Headley and power of Islamization

The pathological hatred for India that the American-Pakistani terrorist David Coleman Headley (born Daood Sayed Gilani) has confessed to underscores the toxicity of Islamism in Pakistan. The recent revelation should—but won’t—drill some sense into the heads of the votaries of peaceful Indo-Pak ties.

The 55-year-old Headley has hated India and Indians since December 1971 when Indian planes bombed his school. Indeed he nurtured the hatred over the decades and ended up becoming a key player in the mass murder in Mumbai in November 2008.

The most conspicuous feature of his life is not his radicalization but radicalization in spite of not a very conducive environment. His mother was an American lady, Alice Serrill Headley, who married Sayed Salim Gilani, a prominent Pakistani diplomat and broadcaster. The parents divorced; he stayed with his father in Pakistan. At the age of 17, he moved to Philadelphia with his mother.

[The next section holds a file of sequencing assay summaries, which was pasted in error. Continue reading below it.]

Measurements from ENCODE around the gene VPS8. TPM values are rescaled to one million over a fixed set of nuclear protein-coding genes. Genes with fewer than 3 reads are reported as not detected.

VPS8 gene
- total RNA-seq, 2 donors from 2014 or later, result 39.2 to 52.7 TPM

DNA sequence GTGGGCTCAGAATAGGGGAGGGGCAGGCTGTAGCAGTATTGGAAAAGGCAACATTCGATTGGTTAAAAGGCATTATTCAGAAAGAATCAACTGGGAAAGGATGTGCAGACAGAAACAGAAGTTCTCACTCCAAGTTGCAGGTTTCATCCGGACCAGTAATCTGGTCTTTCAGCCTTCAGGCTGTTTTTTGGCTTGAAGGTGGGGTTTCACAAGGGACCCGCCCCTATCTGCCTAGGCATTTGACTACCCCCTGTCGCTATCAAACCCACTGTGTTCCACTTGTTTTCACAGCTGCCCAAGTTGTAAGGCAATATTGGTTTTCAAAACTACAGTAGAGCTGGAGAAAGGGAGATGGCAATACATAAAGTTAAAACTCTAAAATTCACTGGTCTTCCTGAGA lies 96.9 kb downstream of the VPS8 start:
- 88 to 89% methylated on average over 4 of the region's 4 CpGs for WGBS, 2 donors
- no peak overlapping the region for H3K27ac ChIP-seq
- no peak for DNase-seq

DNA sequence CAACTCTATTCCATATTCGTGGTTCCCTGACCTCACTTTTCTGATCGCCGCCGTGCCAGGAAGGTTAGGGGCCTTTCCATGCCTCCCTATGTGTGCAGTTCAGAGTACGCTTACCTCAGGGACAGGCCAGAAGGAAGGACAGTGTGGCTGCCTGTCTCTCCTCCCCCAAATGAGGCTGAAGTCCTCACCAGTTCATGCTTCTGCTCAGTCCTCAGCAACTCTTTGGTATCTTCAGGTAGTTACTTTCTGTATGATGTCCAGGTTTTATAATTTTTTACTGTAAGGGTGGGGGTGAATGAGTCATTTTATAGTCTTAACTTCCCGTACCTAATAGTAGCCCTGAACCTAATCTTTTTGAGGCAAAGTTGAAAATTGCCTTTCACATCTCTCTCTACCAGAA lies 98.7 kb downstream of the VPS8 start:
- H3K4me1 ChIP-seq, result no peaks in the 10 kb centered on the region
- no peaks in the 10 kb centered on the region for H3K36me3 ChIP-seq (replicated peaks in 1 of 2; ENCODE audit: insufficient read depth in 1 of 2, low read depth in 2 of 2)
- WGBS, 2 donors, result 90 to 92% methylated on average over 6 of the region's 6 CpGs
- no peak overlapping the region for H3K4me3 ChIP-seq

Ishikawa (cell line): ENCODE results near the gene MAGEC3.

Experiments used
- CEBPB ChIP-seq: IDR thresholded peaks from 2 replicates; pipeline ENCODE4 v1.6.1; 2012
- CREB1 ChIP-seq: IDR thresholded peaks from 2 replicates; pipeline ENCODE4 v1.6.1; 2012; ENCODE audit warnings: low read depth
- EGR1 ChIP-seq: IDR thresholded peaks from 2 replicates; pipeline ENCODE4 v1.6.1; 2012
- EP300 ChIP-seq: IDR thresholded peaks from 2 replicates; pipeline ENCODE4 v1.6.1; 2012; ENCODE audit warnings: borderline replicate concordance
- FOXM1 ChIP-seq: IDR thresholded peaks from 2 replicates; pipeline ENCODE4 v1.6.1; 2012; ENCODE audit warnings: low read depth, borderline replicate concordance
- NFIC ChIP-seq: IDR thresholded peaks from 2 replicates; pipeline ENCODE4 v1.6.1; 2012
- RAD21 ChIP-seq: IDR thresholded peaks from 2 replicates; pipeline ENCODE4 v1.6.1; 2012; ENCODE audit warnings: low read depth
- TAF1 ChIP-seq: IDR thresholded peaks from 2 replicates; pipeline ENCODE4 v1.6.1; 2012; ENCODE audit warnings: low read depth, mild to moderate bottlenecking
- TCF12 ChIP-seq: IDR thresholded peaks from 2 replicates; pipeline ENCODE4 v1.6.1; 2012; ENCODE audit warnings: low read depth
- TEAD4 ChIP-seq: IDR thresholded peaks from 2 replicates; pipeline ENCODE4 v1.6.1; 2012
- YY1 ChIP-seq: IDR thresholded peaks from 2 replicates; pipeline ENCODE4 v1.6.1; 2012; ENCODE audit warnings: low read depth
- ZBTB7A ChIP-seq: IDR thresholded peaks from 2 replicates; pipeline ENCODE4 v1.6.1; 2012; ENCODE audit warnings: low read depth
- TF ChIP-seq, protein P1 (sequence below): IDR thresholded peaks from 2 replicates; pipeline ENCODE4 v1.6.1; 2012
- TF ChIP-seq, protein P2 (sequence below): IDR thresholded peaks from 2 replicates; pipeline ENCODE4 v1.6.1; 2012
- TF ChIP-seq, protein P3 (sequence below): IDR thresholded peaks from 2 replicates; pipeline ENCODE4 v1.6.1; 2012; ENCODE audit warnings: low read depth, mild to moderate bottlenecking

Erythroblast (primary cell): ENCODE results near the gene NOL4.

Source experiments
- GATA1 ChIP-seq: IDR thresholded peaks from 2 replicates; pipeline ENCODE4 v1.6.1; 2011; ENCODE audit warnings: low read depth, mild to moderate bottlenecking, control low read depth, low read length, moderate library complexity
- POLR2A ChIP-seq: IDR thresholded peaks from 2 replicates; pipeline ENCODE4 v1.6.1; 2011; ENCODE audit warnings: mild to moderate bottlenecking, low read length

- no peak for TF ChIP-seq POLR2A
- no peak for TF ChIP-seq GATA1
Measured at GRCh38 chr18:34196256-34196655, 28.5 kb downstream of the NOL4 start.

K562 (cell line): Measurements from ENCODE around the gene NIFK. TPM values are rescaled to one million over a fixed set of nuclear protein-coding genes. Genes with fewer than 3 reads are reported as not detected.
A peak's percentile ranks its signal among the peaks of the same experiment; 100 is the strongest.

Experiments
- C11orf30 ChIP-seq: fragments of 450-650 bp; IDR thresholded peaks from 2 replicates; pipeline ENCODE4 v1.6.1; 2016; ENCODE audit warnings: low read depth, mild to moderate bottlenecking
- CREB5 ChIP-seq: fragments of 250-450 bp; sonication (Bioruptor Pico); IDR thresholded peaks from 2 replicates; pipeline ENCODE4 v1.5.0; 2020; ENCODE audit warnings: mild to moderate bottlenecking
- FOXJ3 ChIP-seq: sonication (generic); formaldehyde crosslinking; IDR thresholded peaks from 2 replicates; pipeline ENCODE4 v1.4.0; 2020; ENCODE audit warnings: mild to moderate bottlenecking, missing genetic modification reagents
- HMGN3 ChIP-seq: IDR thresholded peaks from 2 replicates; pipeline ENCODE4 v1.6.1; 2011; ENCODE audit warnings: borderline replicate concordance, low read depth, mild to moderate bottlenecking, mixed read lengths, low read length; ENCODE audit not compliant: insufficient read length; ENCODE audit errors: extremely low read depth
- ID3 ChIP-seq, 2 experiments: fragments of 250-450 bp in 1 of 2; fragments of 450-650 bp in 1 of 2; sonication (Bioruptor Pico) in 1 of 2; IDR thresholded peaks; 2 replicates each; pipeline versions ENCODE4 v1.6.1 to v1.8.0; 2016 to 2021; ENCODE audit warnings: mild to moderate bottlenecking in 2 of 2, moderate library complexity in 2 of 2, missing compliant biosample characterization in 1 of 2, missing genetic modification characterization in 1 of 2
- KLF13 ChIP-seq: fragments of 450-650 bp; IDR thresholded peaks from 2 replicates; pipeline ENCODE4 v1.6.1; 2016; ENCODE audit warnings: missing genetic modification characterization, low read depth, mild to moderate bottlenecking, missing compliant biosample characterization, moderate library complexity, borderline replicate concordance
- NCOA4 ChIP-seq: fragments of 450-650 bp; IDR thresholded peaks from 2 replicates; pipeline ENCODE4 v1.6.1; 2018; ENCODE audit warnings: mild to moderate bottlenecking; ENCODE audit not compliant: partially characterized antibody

He attended the Community College of Philadelphia, though did not complete the course. For years, he lived in the US. Evidently, unlike most Pakistanis who can’t escape religious indoctrination, he was exposed to the liberalism, plurality, and variegated bounties of the Western civilization, even though in Pakistan he was brought up in a traditional Muslim household. Yet, the influence that endured in his mind and heart was Islamist and not liberal. This was despite the fact that his father, a former Director General of Radio Pakistan, was opposed to Headley’s association with LeT.

Apparently, Headley remains unrepentant to date. During cross-examination by Abdul Wahab Khan, the lawyer of Abu Jundal—an alleged key plotter of the 2008 Mumbai siege—via video-link from the US, Headley said that all the nine attackers who had attacked Mumbai on November 26, 2008, should be honored with the highest gallantry award of Pakistani military, Nishan-e-Haider.

This is the man whose mother was a Christian, who himself has lived in America. Such is the power of Islamization.